Do you want to know more about the minimum river flow regulations across Europe? Read the full comparative study here. The Coalition for River Protection in Bosnia and Herzegovina published this article with additional info on the gloomy situation in the Western Balkan country (in local languages only).
Letting Finnish rivers dry up is a crime
Finland is a country with a lot of water sources and also a large number of hydropower plants. According to the Finnish Energy, Finland's annual producion of hydro energy is roughly 13TWh. Surprisingly, there are is no legal definition of an ecologically acceptable flow. That doesn't mean that there are no rules; quite the contrary. The water officials have great autonomy and responsibility and they set up specific requirements for each facility. And in accordance with the Water Act of 2011, non-compliance with those regulations may be discussed in administrative or even criminal proceedings.
The French pay uncommon attention to other species
The minimum biological flow (or sometimes minimum residual flow) is defined as the flow rate guaranteeing the permanent life, circulation, and reproduction of living species in France. As automatic as it may sound, it is not – in other countries the definition usually includes only human needs. Violations of the calculated minimum flow uncovered by random inspections can be punished by a fine of up to EUR 75,000 and additional measures up to closure of the facility.
Czech river lovers help to expose violations of the rules
Presumably, every Czech has gone down the river at least once. Kayaking, canoeing, and rafting are extremely popular summer activities there and people help to protect the rivers thanks to a special website of the Czech Environmental Inspectorate. It only takes a few minutes to take a photo of a dry river bed and upload it to a database. In this way people help inspectors with their work in exposing operators that do not follow the rules, for which a fine of up to EUR 19,500 may be imposed.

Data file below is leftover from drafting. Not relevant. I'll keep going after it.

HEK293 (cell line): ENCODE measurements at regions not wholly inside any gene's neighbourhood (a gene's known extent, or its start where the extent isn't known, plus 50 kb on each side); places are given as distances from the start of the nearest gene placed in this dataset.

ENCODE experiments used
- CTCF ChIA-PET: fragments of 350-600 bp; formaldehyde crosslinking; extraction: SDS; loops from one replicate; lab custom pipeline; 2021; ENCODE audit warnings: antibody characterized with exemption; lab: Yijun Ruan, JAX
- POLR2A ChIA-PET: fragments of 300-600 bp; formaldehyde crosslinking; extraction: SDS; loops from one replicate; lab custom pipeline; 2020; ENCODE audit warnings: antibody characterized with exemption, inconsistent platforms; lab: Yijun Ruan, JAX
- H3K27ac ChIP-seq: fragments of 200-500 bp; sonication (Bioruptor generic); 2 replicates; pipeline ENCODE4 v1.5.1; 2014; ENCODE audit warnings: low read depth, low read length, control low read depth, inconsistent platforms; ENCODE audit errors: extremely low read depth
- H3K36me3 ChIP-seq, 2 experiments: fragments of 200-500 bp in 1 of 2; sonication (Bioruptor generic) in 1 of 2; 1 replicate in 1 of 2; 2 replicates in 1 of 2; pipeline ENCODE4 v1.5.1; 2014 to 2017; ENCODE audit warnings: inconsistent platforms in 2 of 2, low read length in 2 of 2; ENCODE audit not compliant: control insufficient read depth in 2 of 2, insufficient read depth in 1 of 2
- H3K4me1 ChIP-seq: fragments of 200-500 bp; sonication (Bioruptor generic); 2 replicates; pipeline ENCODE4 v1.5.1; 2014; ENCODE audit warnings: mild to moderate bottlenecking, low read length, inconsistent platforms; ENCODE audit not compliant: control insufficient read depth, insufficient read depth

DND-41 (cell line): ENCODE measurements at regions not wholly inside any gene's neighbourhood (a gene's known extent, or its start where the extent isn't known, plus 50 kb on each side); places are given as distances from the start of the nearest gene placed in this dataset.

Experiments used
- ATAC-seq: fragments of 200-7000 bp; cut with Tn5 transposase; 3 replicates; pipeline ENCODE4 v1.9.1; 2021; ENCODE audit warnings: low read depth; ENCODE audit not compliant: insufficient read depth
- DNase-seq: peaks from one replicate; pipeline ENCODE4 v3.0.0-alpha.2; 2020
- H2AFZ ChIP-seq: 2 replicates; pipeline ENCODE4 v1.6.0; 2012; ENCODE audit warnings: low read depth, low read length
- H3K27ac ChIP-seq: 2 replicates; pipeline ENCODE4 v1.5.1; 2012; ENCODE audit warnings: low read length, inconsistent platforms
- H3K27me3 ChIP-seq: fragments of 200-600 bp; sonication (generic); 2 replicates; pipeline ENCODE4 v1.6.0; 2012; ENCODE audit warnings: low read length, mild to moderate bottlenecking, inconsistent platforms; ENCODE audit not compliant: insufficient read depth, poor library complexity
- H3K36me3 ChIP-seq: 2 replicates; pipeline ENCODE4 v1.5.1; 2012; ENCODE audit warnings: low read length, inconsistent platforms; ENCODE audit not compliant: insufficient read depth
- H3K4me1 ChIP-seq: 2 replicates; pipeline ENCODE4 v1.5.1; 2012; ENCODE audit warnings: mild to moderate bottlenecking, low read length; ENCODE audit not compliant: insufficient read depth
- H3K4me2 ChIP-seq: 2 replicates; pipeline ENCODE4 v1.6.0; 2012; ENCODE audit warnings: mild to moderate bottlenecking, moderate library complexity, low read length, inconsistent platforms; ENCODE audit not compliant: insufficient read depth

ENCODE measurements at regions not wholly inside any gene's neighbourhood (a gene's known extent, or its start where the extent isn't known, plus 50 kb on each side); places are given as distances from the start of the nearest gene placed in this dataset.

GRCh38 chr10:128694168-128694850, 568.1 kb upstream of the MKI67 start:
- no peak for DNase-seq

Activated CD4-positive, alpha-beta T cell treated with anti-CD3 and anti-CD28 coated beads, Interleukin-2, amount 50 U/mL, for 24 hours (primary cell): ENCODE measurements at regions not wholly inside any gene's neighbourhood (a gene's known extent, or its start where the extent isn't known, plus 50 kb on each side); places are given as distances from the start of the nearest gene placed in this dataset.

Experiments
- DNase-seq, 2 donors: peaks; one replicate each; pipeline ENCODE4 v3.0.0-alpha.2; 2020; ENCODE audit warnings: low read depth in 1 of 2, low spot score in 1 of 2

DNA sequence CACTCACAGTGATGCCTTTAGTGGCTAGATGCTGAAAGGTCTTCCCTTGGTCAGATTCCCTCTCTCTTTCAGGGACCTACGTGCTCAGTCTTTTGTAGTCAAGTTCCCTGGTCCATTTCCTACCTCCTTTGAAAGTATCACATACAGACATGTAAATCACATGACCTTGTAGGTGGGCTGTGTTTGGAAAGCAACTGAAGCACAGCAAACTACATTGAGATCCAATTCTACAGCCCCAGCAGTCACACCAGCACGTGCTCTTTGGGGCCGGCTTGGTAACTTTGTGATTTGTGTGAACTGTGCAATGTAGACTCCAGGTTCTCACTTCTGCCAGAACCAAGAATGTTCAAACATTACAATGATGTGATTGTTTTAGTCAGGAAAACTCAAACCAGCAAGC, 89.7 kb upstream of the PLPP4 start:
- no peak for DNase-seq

Precise German definition
In Germany the ecologically acceptable flow is very precisely defined; it depends on local hydrological conditions and specific ecological requirements and is therefore always dependent on a particular case. For example, it may be necessary not to set static values for the minimum water flow, but to change it according to the season. The determined uses of water (i.e. damming or drainage) are permissible only if the minimum water flow is maintained.
Netherlands: a unique approach and 24/7 monitoring
The small country lies on four big deltas (the Rhine, Meuse, Ems, and Scheldt) and hardly suffers from a lack of water. Therefore, there is no formal definition of the minimum ecological flow; instead, what are called water agreements are used for each stream, ensuring enough water for all users. Special public officials monitor large streams non-stop. In the event of droughts, a special ‘water shortage ranking’ plan is applied, with certain uses taking precedence.
Sixty years of strictly calculated figures in Austria
Der ökologisch notwendige Mindestabfluss or, in English, ecologically necessary minimum flow has been regulated since 1959 in Austria, with adjustments from 2009-2010. A body of water is considered in good condition when specified morphological and hydrological criteria are met, including a minimum water flow that cannot exceed 20 % of the annual water level. Also, a threshold value is calculated from the average flow and flow rate in certain seasons. All of this is monitored by the provincial governments in cooperation with the Federal Ministry of the Environment.
These examples are part of a comparative study of minimum river flow regulation in six countries of the European Union which can be downloaded in English here. A version in the official languages of Bosnia and Herzegovina is under preparation. The study was prepared by experts from the Czech environmental organization Arnika and the BiH organization Center for Environment with the financial support of the Transition Promotion Programme of the Ministry of the Foreign Affairs of the Czech Republic.